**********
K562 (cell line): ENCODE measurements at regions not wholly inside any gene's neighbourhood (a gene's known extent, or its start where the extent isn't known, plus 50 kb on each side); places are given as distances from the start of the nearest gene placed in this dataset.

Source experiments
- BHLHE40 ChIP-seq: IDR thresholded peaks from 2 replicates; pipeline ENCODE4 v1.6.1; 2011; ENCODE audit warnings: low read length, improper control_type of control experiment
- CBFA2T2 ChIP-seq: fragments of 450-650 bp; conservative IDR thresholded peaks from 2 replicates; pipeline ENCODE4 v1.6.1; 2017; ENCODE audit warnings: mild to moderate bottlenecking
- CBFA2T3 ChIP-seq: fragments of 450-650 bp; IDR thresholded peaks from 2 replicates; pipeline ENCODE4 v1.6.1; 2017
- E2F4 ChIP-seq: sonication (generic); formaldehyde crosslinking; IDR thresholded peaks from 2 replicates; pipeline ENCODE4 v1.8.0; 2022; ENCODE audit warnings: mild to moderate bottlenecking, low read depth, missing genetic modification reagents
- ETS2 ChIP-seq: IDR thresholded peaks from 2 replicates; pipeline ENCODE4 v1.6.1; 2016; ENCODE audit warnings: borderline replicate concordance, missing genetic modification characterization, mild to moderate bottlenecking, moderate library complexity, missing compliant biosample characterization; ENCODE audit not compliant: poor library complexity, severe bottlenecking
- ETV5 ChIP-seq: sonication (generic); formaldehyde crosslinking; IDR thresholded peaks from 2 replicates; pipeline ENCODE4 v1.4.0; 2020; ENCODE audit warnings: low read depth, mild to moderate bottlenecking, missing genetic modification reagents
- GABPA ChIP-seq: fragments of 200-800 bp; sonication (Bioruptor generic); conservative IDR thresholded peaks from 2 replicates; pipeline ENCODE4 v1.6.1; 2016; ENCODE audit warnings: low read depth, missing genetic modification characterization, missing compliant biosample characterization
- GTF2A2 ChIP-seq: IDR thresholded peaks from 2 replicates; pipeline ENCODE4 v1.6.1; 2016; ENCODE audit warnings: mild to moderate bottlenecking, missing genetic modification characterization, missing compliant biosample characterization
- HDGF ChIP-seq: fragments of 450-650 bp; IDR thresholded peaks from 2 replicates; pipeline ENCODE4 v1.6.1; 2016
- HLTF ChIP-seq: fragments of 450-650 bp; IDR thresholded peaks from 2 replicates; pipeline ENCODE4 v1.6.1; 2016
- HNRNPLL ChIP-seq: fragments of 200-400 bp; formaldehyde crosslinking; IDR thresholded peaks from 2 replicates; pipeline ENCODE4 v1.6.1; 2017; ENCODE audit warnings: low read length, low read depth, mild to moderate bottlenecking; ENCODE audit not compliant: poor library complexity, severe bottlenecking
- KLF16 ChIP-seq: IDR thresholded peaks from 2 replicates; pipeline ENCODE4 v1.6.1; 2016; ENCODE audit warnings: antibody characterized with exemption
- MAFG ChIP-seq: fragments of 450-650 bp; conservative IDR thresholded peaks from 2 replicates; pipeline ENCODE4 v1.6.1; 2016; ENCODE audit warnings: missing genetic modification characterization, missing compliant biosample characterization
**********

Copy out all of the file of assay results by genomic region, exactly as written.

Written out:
K562 (cell line): ENCODE measurements at regions not wholly inside any gene's neighbourhood (a gene's known extent, or its start where the extent isn't known, plus 50 kb on each side); places are given as distances from the start of the nearest gene placed in this dataset.

Source experiments
- BHLHE40 ChIP-seq: IDR thresholded peaks from 2 replicates; pipeline ENCODE4 v1.6.1; 2011; ENCODE audit warnings: low read length, improper control_type of control experiment
- CBFA2T2 ChIP-seq: fragments of 450-650 bp; conservative IDR thresholded peaks from 2 replicates; pipeline ENCODE4 v1.6.1; 2017; ENCODE audit warnings: mild to moderate bottlenecking
- CBFA2T3 ChIP-seq: fragments of 450-650 bp; IDR thresholded peaks from 2 replicates; pipeline ENCODE4 v1.6.1; 2017
- E2F4 ChIP-seq: sonication (generic); formaldehyde crosslinking; IDR thresholded peaks from 2 replicates; pipeline ENCODE4 v1.8.0; 2022; ENCODE audit warnings: mild to moderate bottlenecking, low read depth, missing genetic modification reagents
- ETS2 ChIP-seq: IDR thresholded peaks from 2 replicates; pipeline ENCODE4 v1.6.1; 2016; ENCODE audit warnings: borderline replicate concordance, missing genetic modification characterization, mild to moderate bottlenecking, moderate library complexity, missing compliant biosample characterization; ENCODE audit not compliant: poor library complexity, severe bottlenecking
- ETV5 ChIP-seq: sonication (generic); formaldehyde crosslinking; IDR thresholded peaks from 2 replicates; pipeline ENCODE4 v1.4.0; 2020; ENCODE audit warnings: low read depth, mild to moderate bottlenecking, missing genetic modification reagents
- GABPA ChIP-seq: fragments of 200-800 bp; sonication (Bioruptor generic); conservative IDR thresholded peaks from 2 replicates; pipeline ENCODE4 v1.6.1; 2016; ENCODE audit warnings: low read depth, missing genetic modification characterization, missing compliant biosample characterization
- GTF2A2 ChIP-seq: IDR thresholded peaks from 2 replicates; pipeline ENCODE4 v1.6.1; 2016; ENCODE audit warnings: mild to moderate bottlenecking, missing genetic modification characterization, missing compliant biosample characterization
- HDGF ChIP-seq: fragments of 450-650 bp; IDR thresholded peaks from 2 replicates; pipeline ENCODE4 v1.6.1; 2016
- HLTF ChIP-seq: fragments of 450-650 bp; IDR thresholded peaks from 2 replicates; pipeline ENCODE4 v1.6.1; 2016
- HNRNPLL ChIP-seq: fragments of 200-400 bp; formaldehyde crosslinking; IDR thresholded peaks from 2 replicates; pipeline ENCODE4 v1.6.1; 2017; ENCODE audit warnings: low read length, low read depth, mild to moderate bottlenecking; ENCODE audit not compliant: poor library complexity, severe bottlenecking
- KLF16 ChIP-seq: IDR thresholded peaks from 2 replicates; pipeline ENCODE4 v1.6.1; 2016; ENCODE audit warnings: antibody characterized with exemption
- MAFG ChIP-seq: fragments of 450-650 bp; conservative IDR thresholded peaks from 2 replicates; pipeline ENCODE4 v1.6.1; 2016; ENCODE audit warnings: missing genetic modification characterization, missing compliant biosample characterization